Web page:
### Quick Select

The first solution comes into my mind is Quick Select, which flattens the matrix into an array with `n^2`

elements. Hence, the time complexity is `O(n^2)`

.

```
# O(n^2) where n is the rows count
def kth_smallest(matrix, k)
nums = matrix.flatten
shuffle!(nums)
k -= 1
lo, hi = 0, nums.count-1
loop do
break if lo >= hi
j = partition(nums, lo, hi)
if j == k
return nums[k]
elsif j < k
lo = j + 1
else
hi = j - 1
end
end
nums[k]
end
def shuffle!(nums)
(1..nums.count-1).each do |i|
j = rand(i+1)
swap(nums, i, j)
end
end
def partition(array, lo, hi)
v = lo
i, j = lo, hi+1
loop do
loop do
i += 1
break if i == hi or array[i] >= array[v]
end
loop do
j -= 1
break if j == lo or array[j] <= array[v]
end
break if i >= j
swap(array, i, j)
end
swap(array, j, v)
return j
end
def swap(array, i, j)
t = array[i]; array[i] = array[j]; array[j] = t
end
```

### Binary Search (solution)

While the Quick Select solution doesn't make good use of the properties the matrix has, I browsed the discussion to see this solution. To be honest, it's kind of new to me. I put some effort on it to learn about the idea.

```
# Binary Search on values - O(logN n logn) where n is the rows count and N is the largest element
def kth_smallest(matrix, k)
lo, hi = matrix[0][0], matrix[-1][-1]
p = ->(x) {
count = 0
matrix.each do |row|
# b-searching (equals: count += row.count {|num| num <= x})
count += ( (0..row.count-1).bsearch{|i| row[i] > x } or row.count )
end
count >= k
}
while lo < hi
mid = (lo+hi)/2
if p[mid]
hi = mid
else
lo = mid + 1
end
end
return lo
end
```

### Binary Search (notes)

I happened to read the article Binary Search - topcoder, which really helped me get a better understanding about Binary Search. So I made some notes here:

#### What I know before

#### Search Space

Binary search maintains a contiguous subsequence of the starting sequence where the target value is surely located. This is called the **search space**. The search space is initially the entire sequence. At each step, the algorithm compares the median value in the search space to the target value. Based on the comparison and because the sequence is sorted, it can then eliminate half of the search space.

#### Beyond arrays: the discrete binary search

A sequence (array) is really just a function which associates integers (indices) with the corresponding values. However, there is no reason to restrict our usage of binary search to tangible sequences. In fact, we can use the same algorithm described above on any monotonic function f whose domain is the set of integers. The only difference is that we replace an array lookup with a function evaluation: we are now looking for some x such that f(x) is equal to the target value.

#### Taking it further: the main theorem

Binary search can be used **if and only if for all x in S, p(x) implies p(y) for all y > x**.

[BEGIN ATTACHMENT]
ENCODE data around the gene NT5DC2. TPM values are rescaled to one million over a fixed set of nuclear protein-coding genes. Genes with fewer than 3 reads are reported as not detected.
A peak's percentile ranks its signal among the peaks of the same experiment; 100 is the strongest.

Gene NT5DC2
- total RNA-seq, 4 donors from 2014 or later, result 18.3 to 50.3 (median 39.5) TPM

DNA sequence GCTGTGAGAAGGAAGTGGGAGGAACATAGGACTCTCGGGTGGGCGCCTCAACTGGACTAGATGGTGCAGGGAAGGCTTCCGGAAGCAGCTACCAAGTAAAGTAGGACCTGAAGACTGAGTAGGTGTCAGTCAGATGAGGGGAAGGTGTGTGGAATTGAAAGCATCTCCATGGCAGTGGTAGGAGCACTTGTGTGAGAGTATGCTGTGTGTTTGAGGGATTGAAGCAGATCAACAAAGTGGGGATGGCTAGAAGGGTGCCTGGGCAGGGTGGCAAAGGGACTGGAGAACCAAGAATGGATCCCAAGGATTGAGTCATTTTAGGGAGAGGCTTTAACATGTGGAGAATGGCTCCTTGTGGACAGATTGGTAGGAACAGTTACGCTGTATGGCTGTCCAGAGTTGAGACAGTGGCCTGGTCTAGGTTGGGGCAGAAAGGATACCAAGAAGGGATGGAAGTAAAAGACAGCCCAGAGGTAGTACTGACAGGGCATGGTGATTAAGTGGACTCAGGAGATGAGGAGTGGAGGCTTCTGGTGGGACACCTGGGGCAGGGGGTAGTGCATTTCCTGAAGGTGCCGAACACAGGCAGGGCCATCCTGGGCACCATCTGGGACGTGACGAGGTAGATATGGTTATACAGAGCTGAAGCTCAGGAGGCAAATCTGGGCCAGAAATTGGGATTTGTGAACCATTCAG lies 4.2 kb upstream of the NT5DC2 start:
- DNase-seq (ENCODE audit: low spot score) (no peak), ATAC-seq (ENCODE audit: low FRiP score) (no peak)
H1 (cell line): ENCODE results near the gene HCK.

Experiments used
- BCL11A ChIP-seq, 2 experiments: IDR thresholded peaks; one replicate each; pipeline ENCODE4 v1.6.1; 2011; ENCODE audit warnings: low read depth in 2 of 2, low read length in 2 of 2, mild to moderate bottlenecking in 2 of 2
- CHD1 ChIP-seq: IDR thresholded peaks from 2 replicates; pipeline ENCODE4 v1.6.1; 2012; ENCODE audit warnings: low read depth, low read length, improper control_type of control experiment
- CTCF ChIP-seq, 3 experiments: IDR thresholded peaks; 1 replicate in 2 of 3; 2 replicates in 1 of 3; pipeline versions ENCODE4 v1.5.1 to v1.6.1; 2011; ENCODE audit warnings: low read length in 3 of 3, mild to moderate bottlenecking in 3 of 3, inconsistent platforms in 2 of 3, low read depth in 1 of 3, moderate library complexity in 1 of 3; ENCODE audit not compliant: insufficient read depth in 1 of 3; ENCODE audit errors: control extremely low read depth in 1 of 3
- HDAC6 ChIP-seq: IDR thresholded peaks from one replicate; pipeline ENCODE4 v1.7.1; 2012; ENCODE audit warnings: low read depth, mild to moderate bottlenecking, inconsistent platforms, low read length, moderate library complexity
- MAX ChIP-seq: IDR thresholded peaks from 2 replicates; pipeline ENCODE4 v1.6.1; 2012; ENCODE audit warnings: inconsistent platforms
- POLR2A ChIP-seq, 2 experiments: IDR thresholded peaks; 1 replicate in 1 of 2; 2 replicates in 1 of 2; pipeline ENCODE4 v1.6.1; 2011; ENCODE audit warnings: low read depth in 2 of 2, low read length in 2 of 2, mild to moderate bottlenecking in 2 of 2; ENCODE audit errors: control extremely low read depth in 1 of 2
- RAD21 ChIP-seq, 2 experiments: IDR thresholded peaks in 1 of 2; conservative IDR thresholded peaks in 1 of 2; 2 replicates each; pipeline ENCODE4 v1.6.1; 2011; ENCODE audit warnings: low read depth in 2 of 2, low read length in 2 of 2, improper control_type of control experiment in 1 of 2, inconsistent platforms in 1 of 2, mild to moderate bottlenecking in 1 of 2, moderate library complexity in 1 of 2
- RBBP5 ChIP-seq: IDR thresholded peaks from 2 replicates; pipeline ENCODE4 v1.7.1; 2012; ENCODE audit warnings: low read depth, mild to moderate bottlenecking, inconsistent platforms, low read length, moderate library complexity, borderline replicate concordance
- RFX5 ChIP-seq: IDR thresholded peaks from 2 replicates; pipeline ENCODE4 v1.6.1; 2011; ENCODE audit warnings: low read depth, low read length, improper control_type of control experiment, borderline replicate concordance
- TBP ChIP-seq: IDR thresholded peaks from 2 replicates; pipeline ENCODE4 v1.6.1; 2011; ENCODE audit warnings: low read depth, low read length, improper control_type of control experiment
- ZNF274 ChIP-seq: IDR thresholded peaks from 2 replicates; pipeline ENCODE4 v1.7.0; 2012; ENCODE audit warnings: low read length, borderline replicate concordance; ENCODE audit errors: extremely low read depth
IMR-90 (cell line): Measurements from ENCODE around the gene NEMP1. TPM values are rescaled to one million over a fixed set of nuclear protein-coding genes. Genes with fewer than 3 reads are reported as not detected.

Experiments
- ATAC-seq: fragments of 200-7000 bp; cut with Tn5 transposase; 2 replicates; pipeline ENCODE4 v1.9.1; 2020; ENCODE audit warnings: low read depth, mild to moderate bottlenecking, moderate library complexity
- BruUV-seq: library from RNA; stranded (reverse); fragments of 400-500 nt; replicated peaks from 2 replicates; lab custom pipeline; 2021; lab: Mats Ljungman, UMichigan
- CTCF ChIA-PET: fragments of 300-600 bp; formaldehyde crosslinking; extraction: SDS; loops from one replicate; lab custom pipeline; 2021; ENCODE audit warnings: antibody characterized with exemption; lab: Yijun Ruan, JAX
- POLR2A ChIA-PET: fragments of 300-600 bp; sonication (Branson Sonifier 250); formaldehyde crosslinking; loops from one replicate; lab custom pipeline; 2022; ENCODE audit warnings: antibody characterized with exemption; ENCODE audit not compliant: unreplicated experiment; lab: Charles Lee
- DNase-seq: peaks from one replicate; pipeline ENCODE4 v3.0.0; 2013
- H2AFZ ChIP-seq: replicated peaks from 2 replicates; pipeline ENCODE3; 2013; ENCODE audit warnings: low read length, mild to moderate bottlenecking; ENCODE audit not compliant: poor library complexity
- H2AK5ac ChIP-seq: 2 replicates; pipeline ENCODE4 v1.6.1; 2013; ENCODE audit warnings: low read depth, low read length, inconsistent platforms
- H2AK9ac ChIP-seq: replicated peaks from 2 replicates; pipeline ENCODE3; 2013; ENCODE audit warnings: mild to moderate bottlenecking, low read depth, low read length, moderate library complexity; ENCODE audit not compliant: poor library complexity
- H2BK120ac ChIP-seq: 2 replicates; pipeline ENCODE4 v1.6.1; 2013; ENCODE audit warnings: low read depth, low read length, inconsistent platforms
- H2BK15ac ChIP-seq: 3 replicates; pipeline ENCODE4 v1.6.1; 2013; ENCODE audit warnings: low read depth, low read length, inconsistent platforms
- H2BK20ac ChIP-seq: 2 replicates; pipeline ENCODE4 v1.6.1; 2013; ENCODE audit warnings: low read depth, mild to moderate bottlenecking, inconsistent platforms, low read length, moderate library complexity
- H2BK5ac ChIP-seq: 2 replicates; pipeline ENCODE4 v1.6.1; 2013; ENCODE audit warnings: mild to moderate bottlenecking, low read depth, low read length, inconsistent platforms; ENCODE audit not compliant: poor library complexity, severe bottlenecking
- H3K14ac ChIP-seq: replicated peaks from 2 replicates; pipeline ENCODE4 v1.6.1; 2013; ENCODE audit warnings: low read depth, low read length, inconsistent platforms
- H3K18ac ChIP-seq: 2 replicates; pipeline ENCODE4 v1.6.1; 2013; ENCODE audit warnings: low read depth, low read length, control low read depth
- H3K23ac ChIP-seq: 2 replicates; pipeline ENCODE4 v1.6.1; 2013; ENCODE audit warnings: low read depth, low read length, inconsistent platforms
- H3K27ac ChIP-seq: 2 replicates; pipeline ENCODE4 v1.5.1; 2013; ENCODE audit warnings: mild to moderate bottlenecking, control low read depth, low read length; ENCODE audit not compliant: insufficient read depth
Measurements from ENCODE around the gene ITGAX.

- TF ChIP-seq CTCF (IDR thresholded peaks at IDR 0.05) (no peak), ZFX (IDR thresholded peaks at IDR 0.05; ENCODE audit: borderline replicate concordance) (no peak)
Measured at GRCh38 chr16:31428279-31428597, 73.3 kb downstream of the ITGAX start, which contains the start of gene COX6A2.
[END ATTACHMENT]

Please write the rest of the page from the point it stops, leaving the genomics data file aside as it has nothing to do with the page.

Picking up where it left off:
These two parts are most often interleaved: when we think a problem can be solved by binary search, we aim to **design the predicate so that it satisfies the condition in the main theorem.**

#### Implementing the discrete algorithm

The idea is **always making sure the search space contains what you aim to find**. (when you adjust lo and hi)

Find the first `x`

for which `p(x)`

is true:

The two crucial lines are `hi = mid`

and `lo = mid+1`

. When `p(mid)`

is true, we can discard the second half of the search space, since the predicate is true for all elements in it (by the main theorem). However, we can not discard `mid`

itself, since it may well be the first element for which `p`

is true. This is why moving the upper bound to mid is as aggressive as we can do without introducing bugs.

In a similar vein, if `p(mid)`

is false, we can discard the first half of the search space, but this time including `mid`

. `p(mid)`

is false so we don’t need it in our search space. This effectively means we can move the lower bound to `mid+1`

.

*Q. Why use lo < hi rather than lo <= hi?*

Because the `hi = mid`

when `p(mid)`

is true. Think of the situation when `lo == hi`

, it would be lost in the loop.

Find the last `x`

for which `p(x)`

is false:

The bug is the code would be lost in loop when

Why?

*Q. What does mid = lo + (hi-lo)/2 mean?*

The answer is it always round down. So to fix the bug, we would use `mid = lo + (hi-lo+1)/2`

to round up.

*Q. Why don’t we just use mid = (lo+hi)/2 instead?*

This is to avoid another potential rounding bug: when `lo+hi`

would be negative, it would start rounding towards the higher bound.

The takeaway of these question: **always check on two-element set**.

#### Conclusion

**Design a predicate**which can be efficiently evaluated and so that binary search can be applied- Decide on what you’re looking for and code so that
**make sure the search space always contains that**(if it exists) - If the search space consists only of integers,
**test your algorithm on a two-element set**to be sure it doesn’t lock up **Verify that the lower and upper bounds**are not overly constrained: it’s usually better to relax them as long as it doesn’t break the predicate

#### What I know after

- Design the predict if I’m about to use Binary Search.
- When adjusting
`lo`

and`hi`

, always make sure the Search Space contains the target (if exists) - Think about two-element situation, and adjust the loop condition, like whether is
`lo < hi`

or`lo <= hi`

.